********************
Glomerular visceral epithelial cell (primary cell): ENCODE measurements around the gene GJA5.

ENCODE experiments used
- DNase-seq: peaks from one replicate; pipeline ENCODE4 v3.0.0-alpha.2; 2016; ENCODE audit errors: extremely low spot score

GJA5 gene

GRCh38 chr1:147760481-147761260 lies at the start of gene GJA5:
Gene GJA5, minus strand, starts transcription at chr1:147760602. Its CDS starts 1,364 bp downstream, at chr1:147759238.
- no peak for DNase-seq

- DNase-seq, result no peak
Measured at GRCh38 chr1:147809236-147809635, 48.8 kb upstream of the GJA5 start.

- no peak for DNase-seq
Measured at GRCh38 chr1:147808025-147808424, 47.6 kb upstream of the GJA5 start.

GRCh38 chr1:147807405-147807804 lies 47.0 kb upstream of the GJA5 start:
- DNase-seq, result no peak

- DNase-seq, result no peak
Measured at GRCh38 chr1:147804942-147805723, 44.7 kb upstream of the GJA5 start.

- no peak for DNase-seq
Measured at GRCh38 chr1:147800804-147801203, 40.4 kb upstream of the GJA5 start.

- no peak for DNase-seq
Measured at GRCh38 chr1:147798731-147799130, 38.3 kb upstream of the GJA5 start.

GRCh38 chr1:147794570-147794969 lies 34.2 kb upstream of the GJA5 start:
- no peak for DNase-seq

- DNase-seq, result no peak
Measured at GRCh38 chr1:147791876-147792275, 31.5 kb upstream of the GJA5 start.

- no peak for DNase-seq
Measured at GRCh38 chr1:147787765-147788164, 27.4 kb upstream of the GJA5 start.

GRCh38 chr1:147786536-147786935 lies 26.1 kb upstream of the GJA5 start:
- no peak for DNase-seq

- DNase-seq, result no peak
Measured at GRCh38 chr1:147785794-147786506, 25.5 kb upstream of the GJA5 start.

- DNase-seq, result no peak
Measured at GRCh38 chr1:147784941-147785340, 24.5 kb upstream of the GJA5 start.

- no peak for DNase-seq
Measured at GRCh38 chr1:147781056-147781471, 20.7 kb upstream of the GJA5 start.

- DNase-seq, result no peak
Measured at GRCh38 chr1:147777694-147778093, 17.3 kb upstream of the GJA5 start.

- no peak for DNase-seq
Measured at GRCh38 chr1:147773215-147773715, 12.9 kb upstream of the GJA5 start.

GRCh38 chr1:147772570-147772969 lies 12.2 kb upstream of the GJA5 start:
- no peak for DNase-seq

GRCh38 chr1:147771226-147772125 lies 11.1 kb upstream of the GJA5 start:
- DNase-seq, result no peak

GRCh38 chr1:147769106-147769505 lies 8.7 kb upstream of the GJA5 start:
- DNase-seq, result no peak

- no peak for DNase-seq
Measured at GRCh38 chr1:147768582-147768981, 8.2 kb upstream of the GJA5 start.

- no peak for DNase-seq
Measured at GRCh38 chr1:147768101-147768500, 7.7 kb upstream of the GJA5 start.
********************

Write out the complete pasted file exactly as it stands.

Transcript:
Glomerular visceral epithelial cell (primary cell): ENCODE measurements around the gene GJA5.

ENCODE experiments used
- DNase-seq: peaks from one replicate; pipeline ENCODE4 v3.0.0-alpha.2; 2016; ENCODE audit errors: extremely low spot score

GJA5 gene

GRCh38 chr1:147760481-147761260 lies at the start of gene GJA5:
Gene GJA5, minus strand, starts transcription at chr1:147760602. Its CDS starts 1,364 bp downstream, at chr1:147759238.
- no peak for DNase-seq

- DNase-seq, result no peak
Measured at GRCh38 chr1:147809236-147809635, 48.8 kb upstream of the GJA5 start.

- no peak for DNase-seq
Measured at GRCh38 chr1:147808025-147808424, 47.6 kb upstream of the GJA5 start.

GRCh38 chr1:147807405-147807804 lies 47.0 kb upstream of the GJA5 start:
- DNase-seq, result no peak

- DNase-seq, result no peak
Measured at GRCh38 chr1:147804942-147805723, 44.7 kb upstream of the GJA5 start.

- no peak for DNase-seq
Measured at GRCh38 chr1:147800804-147801203, 40.4 kb upstream of the GJA5 start.

- no peak for DNase-seq
Measured at GRCh38 chr1:147798731-147799130, 38.3 kb upstream of the GJA5 start.

GRCh38 chr1:147794570-147794969 lies 34.2 kb upstream of the GJA5 start:
- no peak for DNase-seq

- DNase-seq, result no peak
Measured at GRCh38 chr1:147791876-147792275, 31.5 kb upstream of the GJA5 start.

- no peak for DNase-seq
Measured at GRCh38 chr1:147787765-147788164, 27.4 kb upstream of the GJA5 start.

GRCh38 chr1:147786536-147786935 lies 26.1 kb upstream of the GJA5 start:
- no peak for DNase-seq

- DNase-seq, result no peak
Measured at GRCh38 chr1:147785794-147786506, 25.5 kb upstream of the GJA5 start.

- DNase-seq, result no peak
Measured at GRCh38 chr1:147784941-147785340, 24.5 kb upstream of the GJA5 start.

- no peak for DNase-seq
Measured at GRCh38 chr1:147781056-147781471, 20.7 kb upstream of the GJA5 start.

- DNase-seq, result no peak
Measured at GRCh38 chr1:147777694-147778093, 17.3 kb upstream of the GJA5 start.

- no peak for DNase-seq
Measured at GRCh38 chr1:147773215-147773715, 12.9 kb upstream of the GJA5 start.

GRCh38 chr1:147772570-147772969 lies 12.2 kb upstream of the GJA5 start:
- no peak for DNase-seq

GRCh38 chr1:147771226-147772125 lies 11.1 kb upstream of the GJA5 start:
- DNase-seq, result no peak

GRCh38 chr1:147769106-147769505 lies 8.7 kb upstream of the GJA5 start:
- DNase-seq, result no peak

- no peak for DNase-seq
Measured at GRCh38 chr1:147768582-147768981, 8.2 kb upstream of the GJA5 start.

- no peak for DNase-seq
Measured at GRCh38 chr1:147768101-147768500, 7.7 kb upstream of the GJA5 start.